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Every believing sinner, as soon as he dies, is taken to be with Christ in Paradise (Luke 23:43). Paradise is heaven, the garden of God (Revelation 2:7). It is the third heaven to which Paul was raptured for a brief visit (2 Corinthians 12:2-4) during his pilgrimage here. Paradise is the place of the divine Majesty, the place of happiness, pleasure, and endless delight. It was to Paradise that Christ went as soon as he died, having obtained eternal redemption for us (Luke 23:43; Hebrews 9:12). Paradise is a place of assured blessedness, promised to sinners who seek the mercy of God in Christ. The dying Savior said to the dying thief, who had just been converted by his omnipotent grace, “Today (immediately, as soon as this ordeal of death is over) shalt thou (most assuredly) be with me (in my full presence and company forever) in paradise (Heaven).”
Immediately with Christ
That is immeasurable gain! Yes, death for the believer is gain, infinite, immeasurable gain. Paul was confident that as soon as he departed from this world he would immediately be with Christ in blessed communion in heaven. Believing the Word and promise of God, he looked upon death as a desirable thing. Every believer, as soon as he leaves this body, enters into heavenly glory with a heavenly body with Christ. Their souls exist in a recognizable form. Moses and Elijah stood upon the mount of transfiguration in a recognizable form (Matthew 17:3). When the rich man saw Lazarus in Abraham’s bosom, he saw and recognized him as the very same man who laid by his gate upon the earth (Luke 16:23). It is this assurance of heavenly glory and bliss that makes death a desirable thing for the believer (2 Corinthians 4:17-5:9).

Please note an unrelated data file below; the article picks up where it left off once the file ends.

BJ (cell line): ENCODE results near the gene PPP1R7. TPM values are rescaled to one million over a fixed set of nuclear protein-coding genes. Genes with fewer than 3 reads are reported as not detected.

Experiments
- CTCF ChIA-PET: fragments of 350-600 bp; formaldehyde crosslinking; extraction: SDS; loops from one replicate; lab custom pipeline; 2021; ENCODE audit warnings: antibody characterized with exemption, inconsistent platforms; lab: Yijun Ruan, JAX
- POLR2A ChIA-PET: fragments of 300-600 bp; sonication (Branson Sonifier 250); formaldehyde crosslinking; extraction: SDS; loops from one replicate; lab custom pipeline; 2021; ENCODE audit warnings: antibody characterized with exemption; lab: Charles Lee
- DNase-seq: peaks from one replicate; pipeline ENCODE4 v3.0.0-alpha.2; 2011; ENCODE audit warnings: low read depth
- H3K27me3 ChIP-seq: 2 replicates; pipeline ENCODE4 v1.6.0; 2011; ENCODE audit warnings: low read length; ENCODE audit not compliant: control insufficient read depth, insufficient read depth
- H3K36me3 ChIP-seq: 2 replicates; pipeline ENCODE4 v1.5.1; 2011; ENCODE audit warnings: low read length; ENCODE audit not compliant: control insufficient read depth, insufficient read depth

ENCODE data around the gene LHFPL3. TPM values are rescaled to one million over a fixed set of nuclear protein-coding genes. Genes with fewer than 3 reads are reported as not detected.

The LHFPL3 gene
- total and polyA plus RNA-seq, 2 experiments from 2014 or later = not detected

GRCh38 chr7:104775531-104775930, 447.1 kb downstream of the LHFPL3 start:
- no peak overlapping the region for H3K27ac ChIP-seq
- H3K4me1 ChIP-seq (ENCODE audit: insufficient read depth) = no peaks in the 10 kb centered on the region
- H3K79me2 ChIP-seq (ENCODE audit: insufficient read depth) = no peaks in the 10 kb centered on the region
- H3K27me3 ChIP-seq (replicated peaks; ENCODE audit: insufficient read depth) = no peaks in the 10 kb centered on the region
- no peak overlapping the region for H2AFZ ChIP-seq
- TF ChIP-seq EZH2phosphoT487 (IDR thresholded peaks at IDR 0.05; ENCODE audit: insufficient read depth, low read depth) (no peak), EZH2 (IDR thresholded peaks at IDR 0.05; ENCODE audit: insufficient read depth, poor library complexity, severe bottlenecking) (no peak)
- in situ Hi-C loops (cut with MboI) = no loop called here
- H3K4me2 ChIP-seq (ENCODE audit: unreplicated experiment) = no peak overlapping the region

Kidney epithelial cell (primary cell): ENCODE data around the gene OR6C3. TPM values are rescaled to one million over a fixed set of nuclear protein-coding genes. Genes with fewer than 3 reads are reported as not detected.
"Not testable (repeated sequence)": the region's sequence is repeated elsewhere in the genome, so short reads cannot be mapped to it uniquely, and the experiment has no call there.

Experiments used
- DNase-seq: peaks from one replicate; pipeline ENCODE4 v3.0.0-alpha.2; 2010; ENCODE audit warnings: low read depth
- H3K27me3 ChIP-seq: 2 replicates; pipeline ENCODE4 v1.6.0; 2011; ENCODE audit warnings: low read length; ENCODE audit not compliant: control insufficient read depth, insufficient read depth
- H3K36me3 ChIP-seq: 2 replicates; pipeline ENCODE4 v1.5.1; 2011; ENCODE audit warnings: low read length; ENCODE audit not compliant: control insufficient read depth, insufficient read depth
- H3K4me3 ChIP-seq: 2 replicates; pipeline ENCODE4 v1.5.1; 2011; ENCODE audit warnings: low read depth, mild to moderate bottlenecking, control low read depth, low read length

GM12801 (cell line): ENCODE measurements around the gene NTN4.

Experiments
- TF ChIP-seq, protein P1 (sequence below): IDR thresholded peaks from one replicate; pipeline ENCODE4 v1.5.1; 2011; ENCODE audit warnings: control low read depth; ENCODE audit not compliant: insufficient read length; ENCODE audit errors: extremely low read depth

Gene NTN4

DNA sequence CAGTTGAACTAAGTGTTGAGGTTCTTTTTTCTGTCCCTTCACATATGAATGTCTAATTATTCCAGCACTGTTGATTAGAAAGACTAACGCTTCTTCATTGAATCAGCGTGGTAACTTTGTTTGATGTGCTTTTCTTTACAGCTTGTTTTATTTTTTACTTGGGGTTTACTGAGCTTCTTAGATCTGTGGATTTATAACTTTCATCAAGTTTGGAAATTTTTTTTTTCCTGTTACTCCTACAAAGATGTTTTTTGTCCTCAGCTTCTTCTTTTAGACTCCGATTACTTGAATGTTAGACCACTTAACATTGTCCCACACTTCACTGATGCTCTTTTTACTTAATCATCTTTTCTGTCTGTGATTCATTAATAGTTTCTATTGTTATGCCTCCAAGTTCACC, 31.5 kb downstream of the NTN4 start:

God the Holy Spirit inspired the Apostle Paul to tell us plainly that as soon as this earthly house is dissolved, we have a “house not made with hands, eternal in the heavens.” What is that house? Some say the house is heaven itself. Perhaps, Paul is saying, “we have a heaven in the heavens,” but I do not think that is his meaning. Others suggest that this “house not made with hands, eternal in the heavens” refers to the resurrection body; but Paul is not speaking here of the resurrection. He is telling us about the state of God’s saints immediately after the death of the body. It seems obvious to me that the Apostle is here declaring that as soon as we drop this earthly house of clay, we enter into another house for our souls, an intermediate body that is specifically prepared for that blessed state.
Every word here shows a distinct contrast between this new house and the old one. The old is a tent. The new is a building. The old, though not made with hands, was made what it is, a house of death, defiled and made defective by the sin and fall of our father Adam. The new is God’s work and God’s gift. The old is temporal and perishing. The new is eternal. This house is a new body, replacing and surpassing the old. It is in the heavens in the sense that it is God’s gift, something he has for us where he is, and which we shall wear there. “We have it” means “it is ours.”